One of the components of job application materials for academics is the teaching statement. Given the amount of introspection needed, it is not an easy piece to write, although it is the perfect piece for stewing over indefinitely.
Over all these years of learning how to make myself write (with varying degrees of success depending on the day), one thing I’ve learned is that I sometimes just have to get things out of my head so that there’s room for something else to start percolating.
Below is something I wrote and rejected as a teaching statement, but otherwise liked.
Officially, I started teaching when I was younger than the undergraduates who now look to me guidance in the classroom, hired to tutor English when I was just a junior in high school.
In my first teaching job, lacking guidance beyond, “help my daughter with her English once a week,” I turned to novels for the answer. Mimicking the lessons in my Chinese classes, the only example of second language pedagogy I’d personally encountered before that point, I structured our weekly sessions around a selection of prose, vocabulary words culled from it, and exercises meant to bridge the gap between new vocabulary and already familiar patterns of speech.
(Filling notebooks with crayon drawings while seated on the floor in the back of the college English classes my mother taught apparently didn’t leave much of an impression.)
There was one major difference from my Chinese textbooks: I tried very hard to make sure the texts I chose were actually interesting for my student to read. Which is how a Taiwanese middle schooler and I ended up reading all five books in the American Girl novels series about Abby, a girl who escaped from slavery in the American south to build a new life in Philadelphia where she learned to read, write, and be a responsible American citizen. My student was engrossed in the tale, and in turn, I found myself engrossed in explaining the background to the Civil War, the ugly reality of slavery in American history, and the lasting difficulties of racial discrimination, all the while sitting at a desk in a high rise in Kaohsiung, Taiwan. So much packed into that hour every week. So much that could be done with a compelling narrative shaping our vocabulary lists and curious questions, something my Chinese classes so far had not managed to present me with.
My Chinese classes in primary and secondary school used the curriculum written for Taiwanese students in local public schools. This had a number of advantages, including instilling in me a common cultural vocabulary (if I say “天亮了，我起來了” or “天那麼黑，風那麼大” a couple million Taiwanese who had the same textbooks know what comes next), but came with one great disadvantage because of the rate at which it was taught at my American schools. Taiwanese students went through one textbook per semester. We went through one textbook per year, meaning that by my junior year of high school, thanks to a couple breaks in my education due to time spent in America, I had just finished 4th grade in Chinese. Stories about little birds learning how to fly or the exciting possibilities that puberty had in store for pre-teens did little to engage my oh-so-jaded teenager mind.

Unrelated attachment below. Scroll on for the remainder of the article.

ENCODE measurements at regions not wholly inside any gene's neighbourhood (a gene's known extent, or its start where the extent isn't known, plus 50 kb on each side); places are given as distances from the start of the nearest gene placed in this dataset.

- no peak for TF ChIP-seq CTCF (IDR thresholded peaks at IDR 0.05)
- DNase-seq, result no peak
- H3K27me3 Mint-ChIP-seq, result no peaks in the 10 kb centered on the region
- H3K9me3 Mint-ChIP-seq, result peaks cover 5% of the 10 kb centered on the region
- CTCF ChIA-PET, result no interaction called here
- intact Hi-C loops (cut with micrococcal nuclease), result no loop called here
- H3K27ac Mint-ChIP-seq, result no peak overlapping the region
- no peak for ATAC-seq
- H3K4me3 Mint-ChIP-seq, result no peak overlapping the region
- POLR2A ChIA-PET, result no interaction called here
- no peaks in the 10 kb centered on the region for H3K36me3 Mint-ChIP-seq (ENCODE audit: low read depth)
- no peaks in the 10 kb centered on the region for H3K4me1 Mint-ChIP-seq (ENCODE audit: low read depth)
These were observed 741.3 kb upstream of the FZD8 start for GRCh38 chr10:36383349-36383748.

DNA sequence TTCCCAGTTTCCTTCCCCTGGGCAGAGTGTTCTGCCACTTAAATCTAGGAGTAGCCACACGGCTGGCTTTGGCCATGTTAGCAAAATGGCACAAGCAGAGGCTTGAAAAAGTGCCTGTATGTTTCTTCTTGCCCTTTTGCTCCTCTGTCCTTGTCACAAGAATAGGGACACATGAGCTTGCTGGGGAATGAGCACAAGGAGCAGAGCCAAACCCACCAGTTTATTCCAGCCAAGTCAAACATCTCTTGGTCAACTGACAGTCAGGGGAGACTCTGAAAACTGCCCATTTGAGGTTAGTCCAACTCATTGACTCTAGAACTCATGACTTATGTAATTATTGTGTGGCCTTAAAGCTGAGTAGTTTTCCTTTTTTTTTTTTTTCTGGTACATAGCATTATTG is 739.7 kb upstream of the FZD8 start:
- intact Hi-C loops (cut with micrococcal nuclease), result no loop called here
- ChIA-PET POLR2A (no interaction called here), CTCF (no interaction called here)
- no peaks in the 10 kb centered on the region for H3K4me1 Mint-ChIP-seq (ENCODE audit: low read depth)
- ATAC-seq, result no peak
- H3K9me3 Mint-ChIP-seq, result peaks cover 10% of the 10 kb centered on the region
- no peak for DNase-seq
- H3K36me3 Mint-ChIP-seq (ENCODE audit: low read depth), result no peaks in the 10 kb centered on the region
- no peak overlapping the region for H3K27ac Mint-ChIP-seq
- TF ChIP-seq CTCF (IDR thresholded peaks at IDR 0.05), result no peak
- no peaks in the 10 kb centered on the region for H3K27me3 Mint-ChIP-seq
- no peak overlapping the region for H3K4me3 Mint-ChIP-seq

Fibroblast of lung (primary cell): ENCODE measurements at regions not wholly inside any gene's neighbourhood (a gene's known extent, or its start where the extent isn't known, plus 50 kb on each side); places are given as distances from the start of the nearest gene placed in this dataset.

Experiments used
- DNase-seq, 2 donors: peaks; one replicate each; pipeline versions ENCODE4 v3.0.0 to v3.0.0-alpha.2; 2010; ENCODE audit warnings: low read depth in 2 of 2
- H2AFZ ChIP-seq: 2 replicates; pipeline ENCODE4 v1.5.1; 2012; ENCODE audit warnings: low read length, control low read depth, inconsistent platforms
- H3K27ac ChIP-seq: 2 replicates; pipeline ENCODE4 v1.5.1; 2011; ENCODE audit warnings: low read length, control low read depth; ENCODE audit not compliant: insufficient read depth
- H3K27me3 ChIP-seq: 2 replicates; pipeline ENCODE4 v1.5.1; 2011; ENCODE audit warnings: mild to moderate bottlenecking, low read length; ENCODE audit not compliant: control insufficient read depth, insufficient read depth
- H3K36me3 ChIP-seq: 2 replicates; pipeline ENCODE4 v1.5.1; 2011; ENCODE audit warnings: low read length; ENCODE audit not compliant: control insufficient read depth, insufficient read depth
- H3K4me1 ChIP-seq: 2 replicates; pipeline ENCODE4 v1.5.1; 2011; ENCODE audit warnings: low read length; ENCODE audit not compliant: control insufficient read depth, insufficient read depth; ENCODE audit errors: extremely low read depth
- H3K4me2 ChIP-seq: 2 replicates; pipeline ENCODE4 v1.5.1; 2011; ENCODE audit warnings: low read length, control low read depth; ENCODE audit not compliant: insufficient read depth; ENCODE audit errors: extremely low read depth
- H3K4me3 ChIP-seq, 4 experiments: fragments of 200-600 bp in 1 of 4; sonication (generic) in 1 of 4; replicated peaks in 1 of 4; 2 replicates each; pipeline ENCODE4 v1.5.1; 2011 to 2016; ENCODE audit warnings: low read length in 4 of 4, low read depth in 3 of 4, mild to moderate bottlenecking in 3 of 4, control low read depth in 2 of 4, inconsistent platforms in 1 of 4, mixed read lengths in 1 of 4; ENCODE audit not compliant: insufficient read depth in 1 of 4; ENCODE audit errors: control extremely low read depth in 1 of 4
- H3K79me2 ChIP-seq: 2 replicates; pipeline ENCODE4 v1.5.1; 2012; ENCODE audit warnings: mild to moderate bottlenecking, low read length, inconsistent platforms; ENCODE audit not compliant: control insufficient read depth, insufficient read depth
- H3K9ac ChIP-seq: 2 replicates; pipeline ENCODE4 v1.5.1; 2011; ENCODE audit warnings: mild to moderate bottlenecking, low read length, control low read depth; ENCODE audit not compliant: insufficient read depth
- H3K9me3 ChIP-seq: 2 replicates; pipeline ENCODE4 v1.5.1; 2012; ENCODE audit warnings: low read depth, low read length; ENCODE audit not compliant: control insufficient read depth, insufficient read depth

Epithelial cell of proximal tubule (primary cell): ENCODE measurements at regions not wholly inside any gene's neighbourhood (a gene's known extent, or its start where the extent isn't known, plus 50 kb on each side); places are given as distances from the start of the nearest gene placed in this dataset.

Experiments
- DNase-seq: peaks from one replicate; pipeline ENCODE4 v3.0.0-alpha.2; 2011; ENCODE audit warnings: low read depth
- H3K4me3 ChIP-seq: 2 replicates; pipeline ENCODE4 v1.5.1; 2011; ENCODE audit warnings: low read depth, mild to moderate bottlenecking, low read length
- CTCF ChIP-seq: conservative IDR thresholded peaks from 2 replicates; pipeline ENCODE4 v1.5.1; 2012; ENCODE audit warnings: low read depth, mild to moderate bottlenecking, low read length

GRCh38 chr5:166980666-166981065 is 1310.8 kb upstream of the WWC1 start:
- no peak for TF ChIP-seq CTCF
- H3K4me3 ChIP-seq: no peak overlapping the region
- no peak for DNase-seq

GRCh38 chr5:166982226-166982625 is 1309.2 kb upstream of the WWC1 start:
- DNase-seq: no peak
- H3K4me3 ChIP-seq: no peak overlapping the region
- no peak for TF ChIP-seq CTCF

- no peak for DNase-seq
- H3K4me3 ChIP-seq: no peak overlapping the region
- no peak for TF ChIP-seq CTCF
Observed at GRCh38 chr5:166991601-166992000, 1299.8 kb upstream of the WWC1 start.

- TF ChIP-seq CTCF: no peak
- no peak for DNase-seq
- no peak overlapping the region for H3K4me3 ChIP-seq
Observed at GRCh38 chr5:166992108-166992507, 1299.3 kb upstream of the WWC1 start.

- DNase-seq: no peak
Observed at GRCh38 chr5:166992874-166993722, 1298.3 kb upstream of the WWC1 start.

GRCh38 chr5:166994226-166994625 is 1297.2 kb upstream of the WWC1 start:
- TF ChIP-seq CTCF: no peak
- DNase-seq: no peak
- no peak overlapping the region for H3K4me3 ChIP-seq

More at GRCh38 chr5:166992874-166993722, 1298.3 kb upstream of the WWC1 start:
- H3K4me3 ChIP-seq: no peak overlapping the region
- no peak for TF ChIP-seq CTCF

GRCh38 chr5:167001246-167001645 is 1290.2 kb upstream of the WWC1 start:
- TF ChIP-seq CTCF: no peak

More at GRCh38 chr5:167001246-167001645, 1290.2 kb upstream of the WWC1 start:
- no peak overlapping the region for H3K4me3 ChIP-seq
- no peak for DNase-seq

I loved my Chinese teacher and I enjoyed getting better at the language, which clearly had a direct impact on my daily life in Taiwan, but my motivation to actually do the work for the class was next to nothing. I thought that I would go off to college, use my Chinese to support a major in International Relations, and get a job with the UN or something, pretty much anything that didn’t involve reading tales about how the mountain boar got his curly tail.
Two courses in college changed that all for me. The first, an introduction to Classical Chinese, taught me how to begin decoding texts from thousands of years ago, sending every neuron in this history-loving brain of mine jangling with excitement. The second, a survey of Chinese literature about desire, using translated texts, introduced me to pieces of real literature about long-lost loves and rivalries written and read centuries ago. My reading skills, long plateaued, made a dramatic improvement in a short time when I realized that I had the tools to painstakingly work through the texts in their original language with the help of my adviser. More so than new vocabulary, I learned other ways of seeing the world, the beauty and the ugliness of past generations, and their humanity and humor. One day while reading the Jin Ping Mei, a late 16th century novel, I even caught myself laughing at one of its jokes.
Through young adult novels, my Taiwanese student learned more than English vocabulary, extending her imagination to include the life of a girl of another color, half the world and 150 years away. In college, through ancient poetry and classic novels, I found something that inspired me so much that I decided to get a PhD in it so I could go on sharing it with other college students.